Valuation & Litigation Services Blog

Identity theft

Identity Theft Tops the 2016 IRS “Dirty Dozen” Tax Scams

For the second year, the IRS has released its list of the most common income tax scams, thereby alerting taxpayers to frequent ploys that surface during the height of income tax filing season. The 2016 Dirty Dozen Tax Scams are:

  1. Identity Theft
  2. Phone Scams
  3. Phishing
  4. Return Preparer Fraud
  5. Offshore Tax Avoidance
  6. Inflated Refund Claims
  7. Fake Charities
  8. Falsely Padding Deductions
  9. Excessive Claims for Business Credits
  10. Falsifying Income to Claim Credits
  11. Abusive Tax Shelters
  12. Frivolous Tax Arguments

The most common and frequently publicized scams involve various attempts to obtain (steal) your Social Security number, date of birth and other personal identifying information that is used in an array of global identity theft schemes. We have warned you about the top three scams in recent months. For example, earlier this year we distributed an “Identity Theft Alert” after becoming aware of a significant increase in clients becoming the victim of income tax return refund fraud.

Keep in mind—the IRS is never going to call or text you out of the blue without first sending you many pieces of correspondence alerting you about an income tax matter.  And, they don’t call in the evenings! If you are not aware of an income tax compliance matter, and you receive a telephone call or message threatening to arrest you at your place of employment, sue you, threaten deportation, take your driver’s license away or summon the police, don’t panic and more important, don’t provide any information—it’s a scam!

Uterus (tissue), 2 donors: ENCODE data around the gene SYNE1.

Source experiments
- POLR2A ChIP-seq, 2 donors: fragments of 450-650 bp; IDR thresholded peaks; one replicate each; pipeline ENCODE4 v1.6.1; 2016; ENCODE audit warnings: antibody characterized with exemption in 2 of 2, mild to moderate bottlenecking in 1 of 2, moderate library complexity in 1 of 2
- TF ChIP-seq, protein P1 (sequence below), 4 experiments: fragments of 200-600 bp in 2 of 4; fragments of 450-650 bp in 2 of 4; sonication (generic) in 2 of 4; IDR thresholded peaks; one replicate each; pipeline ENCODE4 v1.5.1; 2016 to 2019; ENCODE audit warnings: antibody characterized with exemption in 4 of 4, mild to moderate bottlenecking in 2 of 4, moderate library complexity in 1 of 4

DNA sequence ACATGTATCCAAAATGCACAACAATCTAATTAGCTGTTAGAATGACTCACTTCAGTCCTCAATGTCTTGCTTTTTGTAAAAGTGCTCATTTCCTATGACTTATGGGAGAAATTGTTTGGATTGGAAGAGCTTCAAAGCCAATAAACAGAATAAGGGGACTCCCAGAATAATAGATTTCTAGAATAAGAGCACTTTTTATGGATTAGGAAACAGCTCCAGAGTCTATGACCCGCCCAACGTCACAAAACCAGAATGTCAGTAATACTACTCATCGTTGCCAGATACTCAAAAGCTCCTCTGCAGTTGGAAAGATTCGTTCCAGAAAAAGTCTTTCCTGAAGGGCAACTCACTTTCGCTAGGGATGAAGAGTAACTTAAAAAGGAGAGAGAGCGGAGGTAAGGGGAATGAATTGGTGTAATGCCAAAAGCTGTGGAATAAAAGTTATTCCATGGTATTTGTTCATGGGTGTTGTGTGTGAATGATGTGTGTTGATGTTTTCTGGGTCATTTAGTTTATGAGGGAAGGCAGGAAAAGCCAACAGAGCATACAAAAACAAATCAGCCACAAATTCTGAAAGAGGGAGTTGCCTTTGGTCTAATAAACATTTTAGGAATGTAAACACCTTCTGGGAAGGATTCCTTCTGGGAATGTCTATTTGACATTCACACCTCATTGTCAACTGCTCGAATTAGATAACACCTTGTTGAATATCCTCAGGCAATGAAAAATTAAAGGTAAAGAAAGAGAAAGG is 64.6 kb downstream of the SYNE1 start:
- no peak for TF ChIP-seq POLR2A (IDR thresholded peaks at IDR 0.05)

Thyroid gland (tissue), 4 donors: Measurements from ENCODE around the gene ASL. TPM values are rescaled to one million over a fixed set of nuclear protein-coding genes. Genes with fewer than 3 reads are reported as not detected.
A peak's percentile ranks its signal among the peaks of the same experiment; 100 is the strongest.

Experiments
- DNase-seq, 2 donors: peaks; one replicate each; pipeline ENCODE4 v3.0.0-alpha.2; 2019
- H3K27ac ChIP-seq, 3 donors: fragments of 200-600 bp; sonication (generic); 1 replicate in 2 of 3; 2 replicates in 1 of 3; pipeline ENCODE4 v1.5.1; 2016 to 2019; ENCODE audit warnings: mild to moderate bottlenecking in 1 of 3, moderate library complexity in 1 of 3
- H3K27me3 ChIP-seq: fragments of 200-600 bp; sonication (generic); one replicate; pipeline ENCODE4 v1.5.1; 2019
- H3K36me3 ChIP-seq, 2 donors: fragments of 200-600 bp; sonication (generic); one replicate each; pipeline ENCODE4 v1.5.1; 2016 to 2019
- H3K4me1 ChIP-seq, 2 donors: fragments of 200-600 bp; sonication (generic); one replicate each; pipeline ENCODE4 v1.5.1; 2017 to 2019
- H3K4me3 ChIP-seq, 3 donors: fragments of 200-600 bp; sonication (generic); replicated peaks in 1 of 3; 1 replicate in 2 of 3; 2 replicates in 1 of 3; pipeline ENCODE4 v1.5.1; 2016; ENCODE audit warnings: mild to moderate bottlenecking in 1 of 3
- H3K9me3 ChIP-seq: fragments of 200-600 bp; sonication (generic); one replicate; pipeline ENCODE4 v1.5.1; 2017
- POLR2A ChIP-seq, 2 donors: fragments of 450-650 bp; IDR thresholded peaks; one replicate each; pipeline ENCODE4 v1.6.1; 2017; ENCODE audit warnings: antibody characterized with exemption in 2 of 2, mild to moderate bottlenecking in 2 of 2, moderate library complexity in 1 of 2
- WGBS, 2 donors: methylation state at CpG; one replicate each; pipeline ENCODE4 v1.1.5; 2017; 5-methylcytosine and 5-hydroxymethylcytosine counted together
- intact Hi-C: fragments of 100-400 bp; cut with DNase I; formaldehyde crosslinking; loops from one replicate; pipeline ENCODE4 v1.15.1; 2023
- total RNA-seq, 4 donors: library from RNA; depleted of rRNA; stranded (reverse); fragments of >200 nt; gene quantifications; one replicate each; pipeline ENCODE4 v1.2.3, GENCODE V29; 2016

In 30 years I have never had an IRS agent email me. If they don’t email income tax professionals, they aren’t going to email taxpayers. The IRS does not use email. Any email purported to be from the IRS is fraudulent. Don’t open it as it could contain a virus or other harmful stealth software. Simply delete it.

Many of the other scams involve duping you into believing that you can receive a larger refund with “a little help.” The alleged help is really a nice way of lying about income, deductions or credits—all in an effort to increase your refund.

Seek reputable and professional income tax advice. Never sign a blank income tax return and never associate with an income tax preparer that promises a large refund or offers to prepare your income tax return in exchange for a percentage of your tax refund!

Here are a few other last-minute reminders. Disregard advertisements indicating that you don’t have to file income tax returns because it’s a voluntary income tax system. Filing income taxes is the law. You have to file. Most of all don’t cheat. Seek professional income tax advice that will help you lawfully maximize tax deductions. Be honest.

If it’s “too good to be true,” take a step back and think for a minute. It probably is.

Frank A. Suponcic, CPA, CFE, CFF, is a partner in Skoda Minotti’s Valuation and Litigation Advisory Services Group where he regularly assists clients with fraud assessments, forensic investigations, economic damage claims, commercial disputes, divorce and labor relations.  In addition, he frequently represents privately held business, nonprofit entities and individuals in an array of financial statement and income tax preparation and planning matters.

He can be reached at (440) 449-6800 or via email at

Fraud Prevention

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